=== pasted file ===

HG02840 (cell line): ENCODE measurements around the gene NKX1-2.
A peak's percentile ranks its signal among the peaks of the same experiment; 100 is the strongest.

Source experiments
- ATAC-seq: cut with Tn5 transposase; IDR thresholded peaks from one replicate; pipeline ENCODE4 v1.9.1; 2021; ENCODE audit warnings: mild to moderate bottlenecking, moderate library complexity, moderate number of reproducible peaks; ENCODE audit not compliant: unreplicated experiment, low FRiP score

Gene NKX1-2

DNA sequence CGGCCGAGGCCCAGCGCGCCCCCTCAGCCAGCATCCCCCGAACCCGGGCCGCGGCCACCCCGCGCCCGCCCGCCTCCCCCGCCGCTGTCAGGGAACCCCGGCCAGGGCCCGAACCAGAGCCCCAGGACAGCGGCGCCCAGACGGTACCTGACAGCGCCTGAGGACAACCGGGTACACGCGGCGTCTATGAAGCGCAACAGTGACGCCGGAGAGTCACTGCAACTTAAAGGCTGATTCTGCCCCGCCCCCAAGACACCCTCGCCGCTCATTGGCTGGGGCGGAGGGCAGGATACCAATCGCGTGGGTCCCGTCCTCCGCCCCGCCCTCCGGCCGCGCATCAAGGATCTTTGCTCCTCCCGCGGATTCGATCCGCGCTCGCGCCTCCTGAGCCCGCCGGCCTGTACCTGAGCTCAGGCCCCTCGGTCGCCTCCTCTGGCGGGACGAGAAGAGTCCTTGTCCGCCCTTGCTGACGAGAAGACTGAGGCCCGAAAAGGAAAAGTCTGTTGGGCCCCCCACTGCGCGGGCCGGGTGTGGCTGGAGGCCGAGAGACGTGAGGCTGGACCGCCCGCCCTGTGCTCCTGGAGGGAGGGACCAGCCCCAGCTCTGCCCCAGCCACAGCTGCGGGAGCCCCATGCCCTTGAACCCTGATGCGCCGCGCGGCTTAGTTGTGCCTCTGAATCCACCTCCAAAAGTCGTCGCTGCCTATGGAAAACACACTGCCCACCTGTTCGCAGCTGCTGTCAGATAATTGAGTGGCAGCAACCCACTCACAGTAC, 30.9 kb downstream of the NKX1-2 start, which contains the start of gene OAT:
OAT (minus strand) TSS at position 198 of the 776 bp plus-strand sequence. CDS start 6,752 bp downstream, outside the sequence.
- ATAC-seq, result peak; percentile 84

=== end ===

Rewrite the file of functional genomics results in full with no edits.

HG02840 (cell line): ENCODE measurements around the gene NKX1-2.
A peak's percentile ranks its signal among the peaks of the same experiment; 100 is the strongest.

Source experiments
- ATAC-seq: cut with Tn5 transposase; IDR thresholded peaks from one replicate; pipeline ENCODE4 v1.9.1; 2021; ENCODE audit warnings: mild to moderate bottlenecking, moderate library complexity, moderate number of reproducible peaks; ENCODE audit not compliant: unreplicated experiment, low FRiP score

Gene NKX1-2

DNA sequence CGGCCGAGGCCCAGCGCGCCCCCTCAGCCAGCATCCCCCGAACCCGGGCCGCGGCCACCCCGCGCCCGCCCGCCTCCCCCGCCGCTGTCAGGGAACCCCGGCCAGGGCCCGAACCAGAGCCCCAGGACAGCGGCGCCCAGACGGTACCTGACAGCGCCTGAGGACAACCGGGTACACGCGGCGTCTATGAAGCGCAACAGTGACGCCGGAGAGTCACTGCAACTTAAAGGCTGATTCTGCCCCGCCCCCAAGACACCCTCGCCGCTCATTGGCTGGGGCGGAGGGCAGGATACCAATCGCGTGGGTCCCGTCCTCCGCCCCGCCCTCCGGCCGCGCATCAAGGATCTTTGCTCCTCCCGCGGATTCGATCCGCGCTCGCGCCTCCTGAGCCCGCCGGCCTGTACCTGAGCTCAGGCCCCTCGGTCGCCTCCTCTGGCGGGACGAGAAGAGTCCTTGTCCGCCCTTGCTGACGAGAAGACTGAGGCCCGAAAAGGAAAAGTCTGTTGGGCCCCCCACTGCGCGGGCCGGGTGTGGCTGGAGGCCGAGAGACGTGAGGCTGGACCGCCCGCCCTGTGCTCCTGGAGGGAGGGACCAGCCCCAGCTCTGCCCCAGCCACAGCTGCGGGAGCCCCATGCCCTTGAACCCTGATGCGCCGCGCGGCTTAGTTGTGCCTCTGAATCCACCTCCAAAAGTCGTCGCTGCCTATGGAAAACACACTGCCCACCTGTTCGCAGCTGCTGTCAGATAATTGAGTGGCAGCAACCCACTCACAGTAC, 30.9 kb downstream of the NKX1-2 start, which contains the start of gene OAT:
OAT (minus strand) TSS at position 198 of the 776 bp plus-strand sequence. CDS start 6,752 bp downstream, outside the sequence.
- ATAC-seq, result peak; percentile 84